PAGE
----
E-privacy Regulation (ePR) – After much debate, the Regulation to repeal and replace the 2002 Directive and align Europe’s regime to protect private electronic communications with the GDPR remains in draft format despite earlier promises of it being enacted on 25 May 2018 alongside the GDPR. Its absence is regarded as a gap in the EU’s Digital Single Market and 2019 is set to be the year that this will be remedied. Watch this space for clarity on cookie consents, default settings on website browsers and, hopefully, an opportunity for digital businesses to compete equally in an appropriately regulated personal privacy environment.

Fines & Powers – a strong start to 2019 from the French supervisory authority, CNIL, who fined Google €50million for breach of GDPR rules regarding legal basis for processing and transparency and information may indicate what is to come from other supervisory authorities once the GDPR beds in fully. Administrative fines are not the only stick that supervisory authorities have; an investigation or corrective action (for example, a cease processing notice) could cause more disruption and pain to organisations than a fine and we can expect to see supervisory authorities use these powers throughout 2019. Failure to demonstrate an organisation’s privacy preparedness and accountability will not be treated lightly by the authorities.

Spotlight on Tech Firms – Amazon, Apple, Facebook, Google, Netflix, Spotify, YouTube (Alphabet) in light of complaints made to the Austrian supervisory authority by the non-profit headed up by Max Schrems, as well as the Irish High Court’s referral of the Facebook and standard contractual (model) clauses case to the CJEU and the statutory inquiries by the Irish DPC into each of Facebook and Twitter.

Children – on 19 December 2018, the DPC launched a public consultation process on children and data protection issues, with a view to producing guidance materials and drawing up of codes of conduct to promote best practices by organisations that process the personal data of children and young people. This is one of the first public consultations to be launched by the DPC since the enhanced regime came into force on 25 May 2018 and is an indication of how children’s rights will be strongly upheld by the DPC. Likewise, the Irish legislature already has a Data Protection (Amendment) Bill 2018 before the Dail and, if enacted, it will update the current legislation to restrict the micro-targeting and profiling of children in an effort to protect children from being subjected to the marketing of junk food and drinks.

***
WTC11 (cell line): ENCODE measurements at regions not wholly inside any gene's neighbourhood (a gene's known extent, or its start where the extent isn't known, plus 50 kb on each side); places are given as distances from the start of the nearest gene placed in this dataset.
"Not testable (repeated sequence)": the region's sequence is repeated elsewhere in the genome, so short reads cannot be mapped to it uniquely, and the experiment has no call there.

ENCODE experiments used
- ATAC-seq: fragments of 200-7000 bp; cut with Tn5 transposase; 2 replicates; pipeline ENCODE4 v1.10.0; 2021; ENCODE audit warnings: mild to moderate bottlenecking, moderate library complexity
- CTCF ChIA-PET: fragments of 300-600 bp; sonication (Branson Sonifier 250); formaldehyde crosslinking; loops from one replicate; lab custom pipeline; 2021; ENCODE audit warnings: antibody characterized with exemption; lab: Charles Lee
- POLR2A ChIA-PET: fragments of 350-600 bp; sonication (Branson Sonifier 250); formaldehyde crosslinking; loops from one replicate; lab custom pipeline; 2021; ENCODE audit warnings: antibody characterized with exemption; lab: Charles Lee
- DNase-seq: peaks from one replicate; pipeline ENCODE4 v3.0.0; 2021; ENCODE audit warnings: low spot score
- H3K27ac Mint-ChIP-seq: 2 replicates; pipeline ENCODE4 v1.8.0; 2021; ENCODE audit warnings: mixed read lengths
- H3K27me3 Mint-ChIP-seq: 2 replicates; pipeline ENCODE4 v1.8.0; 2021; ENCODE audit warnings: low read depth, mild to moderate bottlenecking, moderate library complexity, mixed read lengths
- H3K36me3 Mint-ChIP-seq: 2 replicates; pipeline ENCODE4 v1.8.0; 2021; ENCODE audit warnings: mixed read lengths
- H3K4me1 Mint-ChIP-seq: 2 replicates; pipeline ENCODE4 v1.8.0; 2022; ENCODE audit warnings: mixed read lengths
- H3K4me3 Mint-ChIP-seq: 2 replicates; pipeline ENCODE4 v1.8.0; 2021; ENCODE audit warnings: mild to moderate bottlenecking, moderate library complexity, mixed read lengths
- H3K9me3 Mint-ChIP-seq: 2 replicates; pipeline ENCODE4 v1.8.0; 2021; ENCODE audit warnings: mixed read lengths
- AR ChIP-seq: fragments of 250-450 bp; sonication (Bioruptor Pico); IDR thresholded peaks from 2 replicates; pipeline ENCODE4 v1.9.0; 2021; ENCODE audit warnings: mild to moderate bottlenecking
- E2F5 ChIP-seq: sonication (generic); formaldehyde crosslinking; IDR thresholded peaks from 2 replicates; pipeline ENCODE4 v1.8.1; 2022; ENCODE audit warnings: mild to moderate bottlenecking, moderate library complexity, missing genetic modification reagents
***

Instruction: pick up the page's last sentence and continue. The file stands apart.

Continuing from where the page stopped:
Accreditation of Certification Bodies – the implementation of a certifications process for controllers and processors is a priority for the European Data Protection Board (EDPB), and guidelines on the accreditation of certification bodies under Article 43 of the GDPR have been released by the EDPB for public comments. This is a critical first step in the certification process. Certification by an accredited body will be one means for controllers and processors to demonstrate GDPR compliance of their data processing activities. We hope to see traction and progress on this throughout 2019 from the EDPB and our own DPC.

For further information on any issue raised in this article please contact the team at Crowley Solicitors

This briefing is for general guidance only and should not be regarded as a substitute for professional advice. Legal advice should always be taken before acting on any of the matters discussed.